Today, state Senator Sean J. O’Brien (D-Bazetta) reintroduced the Reagan Tokes Act to change how Ohio monitors felons after they have been released from prison. The bill, which Senator O’Brien first introduced during the past General Assembly, is jointly sponsored by state Senator Nathan Manning (R-Ridgeville).
“Our bill reforms GPS monitoring procedures and post-release controls to ensure that the actions and movements of felons are monitored more closely after their release from prison,” said O’Brien. “This will decrease the chances that a heinous crime, like the one committed against Reagan Tokes, would happen again.”
Ms. Tokes was abducted, assaulted and murdered in Columbus in February 2017. The perpetrator had recently been released on parole from prison. Despite being monitored via a GPS ankle bracelet, he committed a string of crimes before Ms. Tokes’ murder.
The legislation requires the Ohio Department of Rehabilitation and Corrections (ODRC) to create a reentry program for violent and dangerous felons who are released from prison and have been rejected by private reentry programs. It also requires ODRC to establish guidelines providing a maximum workload for parole officers and to establish so-called inclusionary and exclusionary restrictions, which are respectively locations where the offender must be and is not allowed to be during certain hours of the day. Finally, the bill allows parole officers to gain easier access to crime databases so that they can check whether any crimes were committed in the inclusionary and exclusionary zones of the offenders they are monitoring.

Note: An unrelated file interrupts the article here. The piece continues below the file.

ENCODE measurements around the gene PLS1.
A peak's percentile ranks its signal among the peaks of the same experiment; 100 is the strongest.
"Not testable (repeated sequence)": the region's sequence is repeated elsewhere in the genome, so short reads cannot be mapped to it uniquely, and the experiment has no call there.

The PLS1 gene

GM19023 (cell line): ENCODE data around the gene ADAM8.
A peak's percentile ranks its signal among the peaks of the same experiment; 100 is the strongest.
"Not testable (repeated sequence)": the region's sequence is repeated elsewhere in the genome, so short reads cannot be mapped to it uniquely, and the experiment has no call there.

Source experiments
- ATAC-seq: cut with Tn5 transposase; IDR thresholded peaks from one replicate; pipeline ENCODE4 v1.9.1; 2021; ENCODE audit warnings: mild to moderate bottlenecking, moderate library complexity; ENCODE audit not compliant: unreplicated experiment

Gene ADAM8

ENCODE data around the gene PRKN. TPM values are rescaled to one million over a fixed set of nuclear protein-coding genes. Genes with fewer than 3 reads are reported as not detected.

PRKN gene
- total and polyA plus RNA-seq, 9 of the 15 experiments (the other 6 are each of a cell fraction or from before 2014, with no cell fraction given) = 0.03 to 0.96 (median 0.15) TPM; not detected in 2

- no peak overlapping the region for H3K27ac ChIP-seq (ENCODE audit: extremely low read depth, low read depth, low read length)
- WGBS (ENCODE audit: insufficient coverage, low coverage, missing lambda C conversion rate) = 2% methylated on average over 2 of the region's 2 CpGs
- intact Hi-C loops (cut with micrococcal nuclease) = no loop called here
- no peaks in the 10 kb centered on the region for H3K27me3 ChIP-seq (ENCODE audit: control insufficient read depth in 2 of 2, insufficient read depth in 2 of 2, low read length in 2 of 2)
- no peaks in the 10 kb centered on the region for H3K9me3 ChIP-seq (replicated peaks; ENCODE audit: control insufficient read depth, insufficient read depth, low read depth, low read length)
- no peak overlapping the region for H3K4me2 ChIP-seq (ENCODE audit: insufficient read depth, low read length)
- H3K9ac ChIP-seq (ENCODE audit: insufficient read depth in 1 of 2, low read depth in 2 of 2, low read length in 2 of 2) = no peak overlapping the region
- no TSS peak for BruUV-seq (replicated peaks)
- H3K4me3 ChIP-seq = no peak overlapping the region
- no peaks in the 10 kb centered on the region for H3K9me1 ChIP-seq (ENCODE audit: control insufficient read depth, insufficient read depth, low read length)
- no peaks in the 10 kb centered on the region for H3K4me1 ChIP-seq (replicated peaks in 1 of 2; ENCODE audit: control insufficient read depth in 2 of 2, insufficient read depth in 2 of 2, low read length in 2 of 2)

Last year, the General Assembly passed Senate Bill 201, which made changes to felony sentencing laws following Ms. Tokes’ murder.